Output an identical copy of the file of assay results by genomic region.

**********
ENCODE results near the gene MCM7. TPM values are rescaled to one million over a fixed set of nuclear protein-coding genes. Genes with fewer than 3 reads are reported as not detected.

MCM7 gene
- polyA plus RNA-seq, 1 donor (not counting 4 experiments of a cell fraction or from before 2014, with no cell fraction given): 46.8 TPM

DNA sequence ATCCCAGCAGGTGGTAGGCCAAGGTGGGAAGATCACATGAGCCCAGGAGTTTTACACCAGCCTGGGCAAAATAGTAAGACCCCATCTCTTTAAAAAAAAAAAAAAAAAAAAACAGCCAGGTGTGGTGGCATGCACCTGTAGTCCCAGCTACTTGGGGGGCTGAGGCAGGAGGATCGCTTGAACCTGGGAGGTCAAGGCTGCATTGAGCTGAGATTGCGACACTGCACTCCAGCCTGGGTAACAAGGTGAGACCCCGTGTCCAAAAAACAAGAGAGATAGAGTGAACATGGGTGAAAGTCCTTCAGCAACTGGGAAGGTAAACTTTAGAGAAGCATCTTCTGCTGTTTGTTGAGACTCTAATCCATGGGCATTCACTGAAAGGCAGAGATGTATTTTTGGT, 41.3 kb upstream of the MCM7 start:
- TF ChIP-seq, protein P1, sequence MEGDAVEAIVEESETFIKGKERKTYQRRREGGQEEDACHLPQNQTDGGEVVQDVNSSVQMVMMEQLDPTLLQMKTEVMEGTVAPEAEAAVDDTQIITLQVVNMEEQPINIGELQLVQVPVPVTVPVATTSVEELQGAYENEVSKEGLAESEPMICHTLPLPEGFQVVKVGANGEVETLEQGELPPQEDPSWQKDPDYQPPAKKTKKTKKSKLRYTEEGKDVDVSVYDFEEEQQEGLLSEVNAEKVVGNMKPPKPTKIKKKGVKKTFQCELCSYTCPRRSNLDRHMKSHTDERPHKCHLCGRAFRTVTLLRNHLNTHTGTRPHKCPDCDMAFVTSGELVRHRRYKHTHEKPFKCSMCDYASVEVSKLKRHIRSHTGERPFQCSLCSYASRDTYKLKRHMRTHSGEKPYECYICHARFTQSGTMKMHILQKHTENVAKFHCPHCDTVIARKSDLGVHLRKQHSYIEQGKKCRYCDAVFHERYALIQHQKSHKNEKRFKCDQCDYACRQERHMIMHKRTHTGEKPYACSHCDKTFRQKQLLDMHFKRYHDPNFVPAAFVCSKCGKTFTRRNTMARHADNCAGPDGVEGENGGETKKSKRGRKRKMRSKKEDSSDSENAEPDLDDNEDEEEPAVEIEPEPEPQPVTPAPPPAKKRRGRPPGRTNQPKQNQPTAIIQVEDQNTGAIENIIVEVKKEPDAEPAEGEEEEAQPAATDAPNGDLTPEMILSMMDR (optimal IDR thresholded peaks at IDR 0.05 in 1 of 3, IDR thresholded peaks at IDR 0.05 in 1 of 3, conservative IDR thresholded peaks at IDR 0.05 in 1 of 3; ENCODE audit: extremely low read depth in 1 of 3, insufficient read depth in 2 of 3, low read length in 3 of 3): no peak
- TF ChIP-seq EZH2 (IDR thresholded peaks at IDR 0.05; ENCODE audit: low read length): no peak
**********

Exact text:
ENCODE results near the gene MCM7. TPM values are rescaled to one million over a fixed set of nuclear protein-coding genes. Genes with fewer than 3 reads are reported as not detected.

MCM7 gene
- polyA plus RNA-seq, 1 donor (not counting 4 experiments of a cell fraction or from before 2014, with no cell fraction given): 46.8 TPM

DNA sequence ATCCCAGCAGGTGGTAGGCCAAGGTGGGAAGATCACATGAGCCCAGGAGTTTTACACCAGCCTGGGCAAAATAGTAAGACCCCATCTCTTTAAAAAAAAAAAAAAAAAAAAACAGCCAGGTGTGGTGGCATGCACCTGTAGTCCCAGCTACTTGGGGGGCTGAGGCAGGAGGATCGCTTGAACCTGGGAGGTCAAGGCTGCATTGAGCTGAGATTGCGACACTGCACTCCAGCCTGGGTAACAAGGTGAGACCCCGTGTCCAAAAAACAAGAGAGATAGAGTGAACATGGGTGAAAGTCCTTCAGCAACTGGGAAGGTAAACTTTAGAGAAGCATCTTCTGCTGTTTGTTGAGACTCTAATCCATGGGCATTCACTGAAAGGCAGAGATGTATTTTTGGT, 41.3 kb upstream of the MCM7 start:
- TF ChIP-seq, protein P1, sequence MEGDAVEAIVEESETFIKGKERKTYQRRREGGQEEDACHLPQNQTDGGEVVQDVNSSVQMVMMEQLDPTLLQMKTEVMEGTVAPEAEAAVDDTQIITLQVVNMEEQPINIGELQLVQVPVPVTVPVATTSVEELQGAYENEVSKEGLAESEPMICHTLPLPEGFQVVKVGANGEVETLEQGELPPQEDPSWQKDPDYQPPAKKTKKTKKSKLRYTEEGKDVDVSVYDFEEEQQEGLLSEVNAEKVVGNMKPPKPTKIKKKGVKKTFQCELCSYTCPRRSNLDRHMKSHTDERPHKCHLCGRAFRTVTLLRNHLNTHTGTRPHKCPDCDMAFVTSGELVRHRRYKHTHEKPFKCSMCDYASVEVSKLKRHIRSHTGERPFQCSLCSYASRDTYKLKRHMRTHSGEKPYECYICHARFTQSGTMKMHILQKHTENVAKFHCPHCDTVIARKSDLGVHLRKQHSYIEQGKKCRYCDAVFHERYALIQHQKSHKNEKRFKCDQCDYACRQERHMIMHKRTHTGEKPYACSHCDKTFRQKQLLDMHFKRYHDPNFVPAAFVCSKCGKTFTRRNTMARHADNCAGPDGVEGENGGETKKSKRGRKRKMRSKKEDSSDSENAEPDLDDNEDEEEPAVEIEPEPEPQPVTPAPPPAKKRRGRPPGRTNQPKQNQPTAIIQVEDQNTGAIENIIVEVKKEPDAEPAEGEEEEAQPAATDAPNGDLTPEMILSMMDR (optimal IDR thresholded peaks at IDR 0.05 in 1 of 3, IDR thresholded peaks at IDR 0.05 in 1 of 3, conservative IDR thresholded peaks at IDR 0.05 in 1 of 3; ENCODE audit: extremely low read depth in 1 of 3, insufficient read depth in 2 of 3, low read length in 3 of 3): no peak
- TF ChIP-seq EZH2 (IDR thresholded peaks at IDR 0.05; ENCODE audit: low read length): no peak